Generation Ex - the Axe factor


By

Srikant Kapoor
DHMCT, BA (Eco), HDSM (NIS), PGDBM, MBA
Faculty Associate
ICFAI-IRS
E-mail: srikapoor@gmail.com
 



It is said marriages are made in heaven but, on the flip side divorce takes place on earth. Indian Hindu mythology is ripe with numerous examples and stories that reflect upon the commitment, persistence and adherence to the marriage - institution.

In Satyug, a period of time when truth and fairness prevailed, the classic case of Savitri and Satyavan comes to mind. To put it briefly, Savitri a princess endowed with noble virtues fell in love with Satyavan, a prince who was practising austerity. Satyavan was destined to die young and Narad the sage had forewarned Savitri that if she was to marry Satyavan she would be a widow in a year.

Savitri undeterred by the warning,went ahead and married Satyavan. She denounced the materialistic, worldly life and started living with Satyavan in the forest. A year passed and as destiny had in store Satyavan lay dead beside Savitri. Lord Yama (God of Death) came himself to claim the Satyavans' soul which was pious and pure.

Savitri realizing that it is the soul which is supreme followed Lord Yama and with her unrelenting persistence, resolute devotion and wit impressed Yama which resulted in Satyavan coming back to life.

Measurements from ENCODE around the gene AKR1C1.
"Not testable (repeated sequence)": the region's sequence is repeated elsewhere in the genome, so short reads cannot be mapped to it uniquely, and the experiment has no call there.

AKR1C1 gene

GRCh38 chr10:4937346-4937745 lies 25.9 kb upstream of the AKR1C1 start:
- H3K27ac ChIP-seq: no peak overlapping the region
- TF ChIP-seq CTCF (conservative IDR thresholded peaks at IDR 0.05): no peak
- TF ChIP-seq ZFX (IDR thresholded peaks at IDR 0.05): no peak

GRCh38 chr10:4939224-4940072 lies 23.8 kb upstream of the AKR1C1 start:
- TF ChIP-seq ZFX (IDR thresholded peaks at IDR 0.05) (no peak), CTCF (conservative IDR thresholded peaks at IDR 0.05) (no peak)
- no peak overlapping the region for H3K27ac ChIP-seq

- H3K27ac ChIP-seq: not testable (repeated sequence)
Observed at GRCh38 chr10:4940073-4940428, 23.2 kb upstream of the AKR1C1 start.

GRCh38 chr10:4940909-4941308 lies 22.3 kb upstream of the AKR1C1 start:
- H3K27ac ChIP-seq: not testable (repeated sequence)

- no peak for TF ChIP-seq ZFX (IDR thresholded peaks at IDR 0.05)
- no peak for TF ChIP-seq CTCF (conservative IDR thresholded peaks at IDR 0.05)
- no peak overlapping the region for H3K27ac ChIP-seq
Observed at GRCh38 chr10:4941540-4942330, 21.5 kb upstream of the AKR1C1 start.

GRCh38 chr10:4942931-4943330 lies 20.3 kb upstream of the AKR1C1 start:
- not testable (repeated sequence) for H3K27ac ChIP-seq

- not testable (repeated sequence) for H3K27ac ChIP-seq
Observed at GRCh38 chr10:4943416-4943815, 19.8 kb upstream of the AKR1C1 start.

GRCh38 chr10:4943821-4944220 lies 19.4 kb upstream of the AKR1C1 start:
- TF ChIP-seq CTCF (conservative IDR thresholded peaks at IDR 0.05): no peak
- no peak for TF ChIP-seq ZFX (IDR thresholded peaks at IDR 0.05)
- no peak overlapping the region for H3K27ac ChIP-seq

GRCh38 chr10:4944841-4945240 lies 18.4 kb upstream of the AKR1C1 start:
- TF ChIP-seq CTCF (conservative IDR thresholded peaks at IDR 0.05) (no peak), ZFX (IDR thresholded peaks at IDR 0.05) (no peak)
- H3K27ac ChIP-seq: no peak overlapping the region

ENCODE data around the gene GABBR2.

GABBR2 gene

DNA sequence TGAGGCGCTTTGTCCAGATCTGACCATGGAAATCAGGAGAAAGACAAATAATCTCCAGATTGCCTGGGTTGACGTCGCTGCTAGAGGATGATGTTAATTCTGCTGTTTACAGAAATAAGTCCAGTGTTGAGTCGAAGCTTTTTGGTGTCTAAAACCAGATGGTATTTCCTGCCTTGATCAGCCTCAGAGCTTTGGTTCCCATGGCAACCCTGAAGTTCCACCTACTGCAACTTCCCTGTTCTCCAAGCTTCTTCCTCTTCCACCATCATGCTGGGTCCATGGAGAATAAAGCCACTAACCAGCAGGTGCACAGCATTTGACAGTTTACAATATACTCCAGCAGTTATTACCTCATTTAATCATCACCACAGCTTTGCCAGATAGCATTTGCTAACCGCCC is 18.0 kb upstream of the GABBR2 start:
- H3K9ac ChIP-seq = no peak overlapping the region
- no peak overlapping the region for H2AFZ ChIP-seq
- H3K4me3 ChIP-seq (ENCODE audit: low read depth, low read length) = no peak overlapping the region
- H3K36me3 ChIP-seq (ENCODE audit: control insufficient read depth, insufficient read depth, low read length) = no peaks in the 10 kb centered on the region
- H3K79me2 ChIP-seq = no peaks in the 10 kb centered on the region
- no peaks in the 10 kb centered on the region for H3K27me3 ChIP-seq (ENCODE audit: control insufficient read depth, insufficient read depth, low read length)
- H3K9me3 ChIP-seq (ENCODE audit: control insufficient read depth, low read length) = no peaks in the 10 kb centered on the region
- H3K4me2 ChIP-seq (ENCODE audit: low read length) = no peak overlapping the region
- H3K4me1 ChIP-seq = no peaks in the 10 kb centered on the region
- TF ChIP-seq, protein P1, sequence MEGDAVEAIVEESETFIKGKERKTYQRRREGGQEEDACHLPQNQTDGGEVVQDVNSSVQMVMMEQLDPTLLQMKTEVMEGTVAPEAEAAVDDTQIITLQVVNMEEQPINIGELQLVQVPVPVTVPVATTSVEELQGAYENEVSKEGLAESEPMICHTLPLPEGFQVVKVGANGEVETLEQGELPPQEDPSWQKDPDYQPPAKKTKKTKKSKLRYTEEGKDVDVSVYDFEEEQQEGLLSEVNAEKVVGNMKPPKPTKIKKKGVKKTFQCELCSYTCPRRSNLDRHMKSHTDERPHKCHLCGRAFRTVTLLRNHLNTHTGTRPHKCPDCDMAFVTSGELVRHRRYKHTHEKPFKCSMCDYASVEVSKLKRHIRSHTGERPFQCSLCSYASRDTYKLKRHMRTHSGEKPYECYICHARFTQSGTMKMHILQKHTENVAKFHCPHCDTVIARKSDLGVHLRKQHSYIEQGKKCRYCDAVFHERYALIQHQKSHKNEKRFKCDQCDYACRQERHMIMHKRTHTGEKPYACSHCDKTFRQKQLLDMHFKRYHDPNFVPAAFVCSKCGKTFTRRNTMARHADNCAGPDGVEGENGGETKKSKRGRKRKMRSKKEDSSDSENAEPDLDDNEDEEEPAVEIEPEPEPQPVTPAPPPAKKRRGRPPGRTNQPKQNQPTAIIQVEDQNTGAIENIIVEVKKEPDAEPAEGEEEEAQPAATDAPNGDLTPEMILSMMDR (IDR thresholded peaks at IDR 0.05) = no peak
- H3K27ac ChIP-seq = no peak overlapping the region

Well, did this happen or not? we may never know, but it does depict Savitris' strength of character and thereby constructs an iconic image in our minds.

In the present day context, Kalyug, a time period characterized by selfishness, deceit, and corruption, there has been a metamorphic change in the marriage-institution. Modern day marriages have become transaction oriented (give and take elements) thereby often resulting in friction. Emotions have taken a back seat and material goods are the driving force (it is only give me------). A sense of competition has crept in where man and wife play a win-lose game rather than a collaborative and complementary role resulting in a win-win outcome. This is where the Indian woman has emerged empowered and independent. Terms such as it's my money, my car, etc are commonly expressed. The questions are you not mine is often found missing. How may husbands or wives want to answer to this unflinchingly without any demands and promises? There is zero tolerance with self interest and ego found in both partners which generally precedes everything else. Thus the marital relationships have become more fragile-long working hours, less time spent together, sub nuclear families, etc are the usual culprits.